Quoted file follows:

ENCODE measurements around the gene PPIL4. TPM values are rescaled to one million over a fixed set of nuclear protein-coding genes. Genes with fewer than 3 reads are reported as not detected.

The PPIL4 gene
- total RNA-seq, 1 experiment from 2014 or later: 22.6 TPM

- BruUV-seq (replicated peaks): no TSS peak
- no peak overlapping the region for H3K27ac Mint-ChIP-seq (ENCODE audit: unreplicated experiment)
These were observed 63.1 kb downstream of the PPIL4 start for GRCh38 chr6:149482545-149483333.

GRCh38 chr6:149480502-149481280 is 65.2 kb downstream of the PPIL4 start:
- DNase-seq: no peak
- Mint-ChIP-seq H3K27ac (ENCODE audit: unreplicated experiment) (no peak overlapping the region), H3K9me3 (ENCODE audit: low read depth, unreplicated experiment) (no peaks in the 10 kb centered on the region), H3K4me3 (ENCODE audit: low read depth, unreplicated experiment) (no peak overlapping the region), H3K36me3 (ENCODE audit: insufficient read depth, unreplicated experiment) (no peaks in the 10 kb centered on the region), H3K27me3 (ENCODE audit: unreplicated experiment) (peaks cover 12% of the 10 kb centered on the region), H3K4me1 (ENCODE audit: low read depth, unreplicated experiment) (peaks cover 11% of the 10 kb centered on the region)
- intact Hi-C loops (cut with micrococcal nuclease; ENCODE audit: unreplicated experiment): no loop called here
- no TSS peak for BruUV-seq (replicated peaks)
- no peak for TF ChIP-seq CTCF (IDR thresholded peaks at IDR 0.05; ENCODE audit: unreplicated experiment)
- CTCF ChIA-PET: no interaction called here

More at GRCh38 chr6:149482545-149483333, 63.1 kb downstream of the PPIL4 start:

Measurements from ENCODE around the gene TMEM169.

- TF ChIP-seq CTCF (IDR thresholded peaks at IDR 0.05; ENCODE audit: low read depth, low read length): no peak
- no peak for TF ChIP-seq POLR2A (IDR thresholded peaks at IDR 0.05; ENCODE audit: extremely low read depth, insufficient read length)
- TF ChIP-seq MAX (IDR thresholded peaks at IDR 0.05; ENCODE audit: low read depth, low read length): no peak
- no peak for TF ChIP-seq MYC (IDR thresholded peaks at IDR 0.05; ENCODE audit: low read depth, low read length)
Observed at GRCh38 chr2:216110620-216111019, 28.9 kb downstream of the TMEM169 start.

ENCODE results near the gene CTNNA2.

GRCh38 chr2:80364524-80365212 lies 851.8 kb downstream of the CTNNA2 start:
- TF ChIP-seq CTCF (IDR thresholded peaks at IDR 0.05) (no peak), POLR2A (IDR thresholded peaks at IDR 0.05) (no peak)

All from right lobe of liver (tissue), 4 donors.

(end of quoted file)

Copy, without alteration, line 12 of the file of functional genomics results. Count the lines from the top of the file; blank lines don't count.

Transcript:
- no peak for TF ChIP-seq CTCF (IDR thresholded peaks at IDR 0.05; ENCODE audit: unreplicated experiment)